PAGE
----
By Pietro Rossini with Yesica Paola Sanchez Gómez
Yesica Sanchez didn’t picture a mountain cabin in Maine before coming to the U.S. However, that became her new home.
Yesica left Colombia after completing her studies in marketing and came to the U.S. as an au pair. She lives with a host family, takes care of their kids, and has the opportunity to master her English as well.
In the beginning, it wasn’t so easy for Yesica. “It was a new reality, a new world for me, and I didn’t know what to do,” she said. “In the first family with whom I lived, they were Americans, but they didn’t really teach me something about their culture,” she continued.
“But the second family, the one with whom I’m living now, is from South America, and they tell me something new about American culture every day,” Yesica said.
Yesica with her host family on Thanksgiving Day
Maybe this is because the new host family has been through the same difficulties as Yesica.
In fact, one of the challenges that every person who lives abroad faces is “culture shock.” Even though students come to the U.S. excited about living a new experience, they do not always consider the challenges that they will undergo.
“There are times when you feel very lonely,” Yesica shared, “It is my first experience abroad ever, and the first time living without my parents,” she added.
“I had to do everything by myself, but I also learned many things,” Yesica, indeed, started earning money by herself, and she sends some to her family in Colombia to help them.
“Family is everything for me! It’s because of my family that I’m here. They are my support and my motivation,” she said. Family is what moved Yesica to make the decision to live abroad and challenge herself. “They are the reason why I never give up,” she added.
Yesica in Hawaii
“My dream is to study here in the U.S., but I want to come back to my country eventually,” Yesica also has the dream of building a company that may help women who are victims of violence in her country.
She already worked with other organizations that do this job. “But they just put these women in a small place, they don’t allow them to find a job and start a new life,” she said.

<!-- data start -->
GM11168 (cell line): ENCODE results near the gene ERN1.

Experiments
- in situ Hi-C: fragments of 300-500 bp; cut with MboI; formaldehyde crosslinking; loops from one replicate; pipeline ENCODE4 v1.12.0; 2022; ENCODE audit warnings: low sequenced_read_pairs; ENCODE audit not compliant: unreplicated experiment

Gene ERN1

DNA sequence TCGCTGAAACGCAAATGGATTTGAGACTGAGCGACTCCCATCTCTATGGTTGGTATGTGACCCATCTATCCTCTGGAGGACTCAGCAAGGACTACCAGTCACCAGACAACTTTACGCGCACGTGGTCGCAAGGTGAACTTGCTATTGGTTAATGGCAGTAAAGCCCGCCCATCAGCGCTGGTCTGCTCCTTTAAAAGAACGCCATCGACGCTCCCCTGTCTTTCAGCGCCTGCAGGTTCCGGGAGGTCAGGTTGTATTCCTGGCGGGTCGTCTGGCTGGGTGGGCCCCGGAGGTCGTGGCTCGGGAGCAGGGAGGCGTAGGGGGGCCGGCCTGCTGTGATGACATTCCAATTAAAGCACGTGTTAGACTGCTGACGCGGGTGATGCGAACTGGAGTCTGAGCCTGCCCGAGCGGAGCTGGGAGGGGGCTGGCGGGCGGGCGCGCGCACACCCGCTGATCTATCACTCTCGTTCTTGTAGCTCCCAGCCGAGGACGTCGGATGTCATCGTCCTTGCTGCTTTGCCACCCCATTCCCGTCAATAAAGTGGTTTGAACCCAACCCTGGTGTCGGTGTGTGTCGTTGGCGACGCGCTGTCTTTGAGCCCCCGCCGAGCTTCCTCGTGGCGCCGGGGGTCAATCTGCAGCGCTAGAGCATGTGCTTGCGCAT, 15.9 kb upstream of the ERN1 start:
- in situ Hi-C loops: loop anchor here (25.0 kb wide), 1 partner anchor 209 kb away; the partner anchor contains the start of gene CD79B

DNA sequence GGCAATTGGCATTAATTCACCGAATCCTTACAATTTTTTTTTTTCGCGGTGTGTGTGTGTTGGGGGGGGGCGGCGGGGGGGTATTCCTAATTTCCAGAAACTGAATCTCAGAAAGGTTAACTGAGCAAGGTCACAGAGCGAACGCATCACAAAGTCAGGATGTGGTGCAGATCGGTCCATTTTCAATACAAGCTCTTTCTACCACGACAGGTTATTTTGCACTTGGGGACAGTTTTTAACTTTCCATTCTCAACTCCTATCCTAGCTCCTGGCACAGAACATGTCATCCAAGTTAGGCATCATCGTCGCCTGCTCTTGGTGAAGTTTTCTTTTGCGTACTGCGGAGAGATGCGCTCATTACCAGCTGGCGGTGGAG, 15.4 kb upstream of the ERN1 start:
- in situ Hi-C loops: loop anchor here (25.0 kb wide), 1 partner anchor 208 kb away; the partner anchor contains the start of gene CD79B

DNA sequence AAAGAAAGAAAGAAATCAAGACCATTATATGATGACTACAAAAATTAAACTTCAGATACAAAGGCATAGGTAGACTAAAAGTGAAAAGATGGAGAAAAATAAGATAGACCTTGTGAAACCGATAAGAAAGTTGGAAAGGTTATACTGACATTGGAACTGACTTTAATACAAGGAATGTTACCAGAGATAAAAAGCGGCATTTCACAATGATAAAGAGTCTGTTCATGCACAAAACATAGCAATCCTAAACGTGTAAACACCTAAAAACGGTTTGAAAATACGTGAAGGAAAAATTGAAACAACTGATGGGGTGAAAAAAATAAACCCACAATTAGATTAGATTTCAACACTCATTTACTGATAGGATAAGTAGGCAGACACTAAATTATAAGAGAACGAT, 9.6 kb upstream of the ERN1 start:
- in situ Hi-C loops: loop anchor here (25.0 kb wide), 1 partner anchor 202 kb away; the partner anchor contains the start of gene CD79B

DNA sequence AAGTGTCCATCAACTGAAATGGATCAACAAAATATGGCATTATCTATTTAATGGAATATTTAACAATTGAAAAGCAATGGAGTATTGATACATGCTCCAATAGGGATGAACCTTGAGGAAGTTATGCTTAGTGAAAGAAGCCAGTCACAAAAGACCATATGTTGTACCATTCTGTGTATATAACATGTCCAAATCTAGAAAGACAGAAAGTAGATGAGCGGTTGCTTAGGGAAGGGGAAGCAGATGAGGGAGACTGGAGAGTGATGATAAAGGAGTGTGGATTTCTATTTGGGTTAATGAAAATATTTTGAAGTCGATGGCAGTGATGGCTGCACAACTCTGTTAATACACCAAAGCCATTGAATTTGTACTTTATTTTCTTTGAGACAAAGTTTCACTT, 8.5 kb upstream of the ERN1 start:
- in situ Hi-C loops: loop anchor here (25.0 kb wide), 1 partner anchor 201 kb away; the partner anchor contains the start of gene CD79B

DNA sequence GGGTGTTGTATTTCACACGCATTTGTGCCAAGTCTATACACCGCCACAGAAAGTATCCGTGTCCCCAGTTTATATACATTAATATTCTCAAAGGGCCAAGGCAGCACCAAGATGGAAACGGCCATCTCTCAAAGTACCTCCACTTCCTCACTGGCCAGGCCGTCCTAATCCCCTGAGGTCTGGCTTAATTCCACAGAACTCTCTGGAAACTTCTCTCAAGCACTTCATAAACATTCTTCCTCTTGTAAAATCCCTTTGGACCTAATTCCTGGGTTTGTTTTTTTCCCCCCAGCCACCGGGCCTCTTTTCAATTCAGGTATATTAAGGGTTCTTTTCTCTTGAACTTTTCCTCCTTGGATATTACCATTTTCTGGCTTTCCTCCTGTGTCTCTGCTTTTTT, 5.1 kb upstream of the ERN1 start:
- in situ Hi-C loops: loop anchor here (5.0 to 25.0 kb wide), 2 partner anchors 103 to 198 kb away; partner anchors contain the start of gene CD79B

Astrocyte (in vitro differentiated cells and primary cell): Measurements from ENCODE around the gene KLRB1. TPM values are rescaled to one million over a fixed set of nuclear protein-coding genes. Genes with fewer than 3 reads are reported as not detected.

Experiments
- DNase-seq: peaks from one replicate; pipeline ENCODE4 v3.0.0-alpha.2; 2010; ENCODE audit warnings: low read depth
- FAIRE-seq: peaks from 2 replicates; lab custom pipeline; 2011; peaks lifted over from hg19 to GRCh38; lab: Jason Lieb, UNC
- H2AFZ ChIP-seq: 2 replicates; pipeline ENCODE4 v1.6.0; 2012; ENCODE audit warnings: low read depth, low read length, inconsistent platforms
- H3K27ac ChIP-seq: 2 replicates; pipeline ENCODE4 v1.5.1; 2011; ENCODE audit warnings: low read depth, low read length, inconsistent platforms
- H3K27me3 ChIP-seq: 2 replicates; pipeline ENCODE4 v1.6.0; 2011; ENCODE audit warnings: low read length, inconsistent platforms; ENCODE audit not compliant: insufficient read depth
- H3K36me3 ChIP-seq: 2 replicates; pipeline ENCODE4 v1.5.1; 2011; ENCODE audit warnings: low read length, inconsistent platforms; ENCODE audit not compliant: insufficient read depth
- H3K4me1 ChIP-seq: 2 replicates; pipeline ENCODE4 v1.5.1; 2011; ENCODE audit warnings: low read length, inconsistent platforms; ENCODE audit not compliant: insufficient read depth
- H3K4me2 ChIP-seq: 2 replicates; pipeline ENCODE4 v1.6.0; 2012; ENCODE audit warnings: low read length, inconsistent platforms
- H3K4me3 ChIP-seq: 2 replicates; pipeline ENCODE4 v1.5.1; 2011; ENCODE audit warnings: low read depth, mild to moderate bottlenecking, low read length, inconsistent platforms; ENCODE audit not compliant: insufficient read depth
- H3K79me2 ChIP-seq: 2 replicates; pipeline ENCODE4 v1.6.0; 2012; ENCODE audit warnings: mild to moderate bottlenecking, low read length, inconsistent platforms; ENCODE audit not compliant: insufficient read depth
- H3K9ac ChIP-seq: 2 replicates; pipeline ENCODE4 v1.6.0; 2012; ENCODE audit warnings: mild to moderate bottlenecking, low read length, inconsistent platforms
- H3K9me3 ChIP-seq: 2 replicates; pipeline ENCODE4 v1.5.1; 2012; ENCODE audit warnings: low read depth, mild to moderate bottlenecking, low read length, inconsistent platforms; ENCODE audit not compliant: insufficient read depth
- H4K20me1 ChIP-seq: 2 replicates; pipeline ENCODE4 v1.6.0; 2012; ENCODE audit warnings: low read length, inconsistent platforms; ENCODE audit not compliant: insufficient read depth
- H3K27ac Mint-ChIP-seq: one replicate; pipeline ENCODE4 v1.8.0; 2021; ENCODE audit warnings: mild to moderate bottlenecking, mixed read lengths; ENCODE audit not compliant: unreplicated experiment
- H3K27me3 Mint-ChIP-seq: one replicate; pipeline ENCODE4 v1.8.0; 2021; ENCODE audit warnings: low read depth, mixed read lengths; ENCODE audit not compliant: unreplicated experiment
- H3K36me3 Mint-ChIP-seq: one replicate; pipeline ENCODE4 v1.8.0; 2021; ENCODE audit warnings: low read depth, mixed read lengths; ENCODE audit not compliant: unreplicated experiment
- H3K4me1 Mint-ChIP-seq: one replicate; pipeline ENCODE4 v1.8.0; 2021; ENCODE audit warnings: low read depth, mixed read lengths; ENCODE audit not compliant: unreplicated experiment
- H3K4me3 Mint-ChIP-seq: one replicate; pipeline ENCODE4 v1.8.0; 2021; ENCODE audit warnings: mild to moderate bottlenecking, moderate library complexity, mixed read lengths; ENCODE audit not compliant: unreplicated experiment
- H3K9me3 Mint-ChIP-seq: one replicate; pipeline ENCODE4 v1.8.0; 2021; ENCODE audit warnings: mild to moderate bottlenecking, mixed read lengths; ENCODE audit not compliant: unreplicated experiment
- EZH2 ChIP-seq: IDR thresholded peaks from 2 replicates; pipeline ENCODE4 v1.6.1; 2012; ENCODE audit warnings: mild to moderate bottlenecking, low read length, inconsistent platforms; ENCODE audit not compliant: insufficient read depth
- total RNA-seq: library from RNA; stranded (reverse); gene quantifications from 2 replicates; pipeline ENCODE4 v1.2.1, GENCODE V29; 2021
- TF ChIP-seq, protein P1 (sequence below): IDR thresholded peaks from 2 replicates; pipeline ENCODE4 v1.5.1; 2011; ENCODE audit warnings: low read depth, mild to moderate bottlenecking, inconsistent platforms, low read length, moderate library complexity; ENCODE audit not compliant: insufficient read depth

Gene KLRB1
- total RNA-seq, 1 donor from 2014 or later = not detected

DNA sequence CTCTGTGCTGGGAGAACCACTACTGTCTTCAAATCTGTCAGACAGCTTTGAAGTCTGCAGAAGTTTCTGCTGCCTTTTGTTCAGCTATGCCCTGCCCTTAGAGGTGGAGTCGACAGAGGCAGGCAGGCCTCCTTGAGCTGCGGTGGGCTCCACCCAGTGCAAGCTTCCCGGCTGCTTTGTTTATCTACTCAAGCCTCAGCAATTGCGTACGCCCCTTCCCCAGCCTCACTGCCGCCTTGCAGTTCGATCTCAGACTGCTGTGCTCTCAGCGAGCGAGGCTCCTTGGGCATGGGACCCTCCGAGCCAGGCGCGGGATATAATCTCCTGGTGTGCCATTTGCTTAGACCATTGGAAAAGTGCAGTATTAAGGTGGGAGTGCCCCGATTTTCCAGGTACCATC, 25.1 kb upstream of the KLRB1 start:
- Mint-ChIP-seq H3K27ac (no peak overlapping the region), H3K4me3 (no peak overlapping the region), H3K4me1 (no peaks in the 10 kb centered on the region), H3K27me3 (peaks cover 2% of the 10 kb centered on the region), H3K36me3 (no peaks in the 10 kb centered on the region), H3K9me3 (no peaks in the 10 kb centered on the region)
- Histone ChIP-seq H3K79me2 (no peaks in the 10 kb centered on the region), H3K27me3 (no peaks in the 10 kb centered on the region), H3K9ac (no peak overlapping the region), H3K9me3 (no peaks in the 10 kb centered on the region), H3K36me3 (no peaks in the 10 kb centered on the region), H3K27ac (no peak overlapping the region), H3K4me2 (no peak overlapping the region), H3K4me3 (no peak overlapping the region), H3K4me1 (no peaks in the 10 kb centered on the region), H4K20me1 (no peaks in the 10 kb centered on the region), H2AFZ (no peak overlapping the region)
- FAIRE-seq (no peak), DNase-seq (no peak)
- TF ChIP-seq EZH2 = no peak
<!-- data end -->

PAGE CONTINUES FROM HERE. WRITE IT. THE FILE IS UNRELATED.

“I dream that these women may learn from me and my team that a better life is possible!” Although Yesica didn’t experience this kind of violence in her life, she dreams of being able to give an opportunity to these ladies to hope for a better future.
“I had to come here to open my mind,” Yesica explained why she chose to study here and not in her country. “Here you have many options. Here you can dream,” she added.
In the U.S., Yesica learned how to ski!
“Be strong and resilient,” Yesica suggests to anybody who is going to come to the U.S. “When you will feel sad or tired, don’t forget why you came here, so come to the U.S. with a strong motivation,” she continued.
Yesica is not alone. According to Politico Magazine, there are more than 17,500 au pairs in the U.S. Every one of them came to the States for a different reason.
In Yesica’s case, she left Colombia to improve her English, earn a master's degree in marketing, and then go back to Colombia to build a social company to defend women’s rights, giving them a better future.
The U.S. gives many opportunities for students, but as Yesica suggests, “come here with a strong motivation and never give up!”
Pietro Rossini is a Xaverian Missionary and ESL student at Framingham State University. He came to the U.S. in January 2020 with the purpose of studying for a master of arts in journalism at Boston University. His dream is to collect and share stories of humanity around the globe, making the world a single family.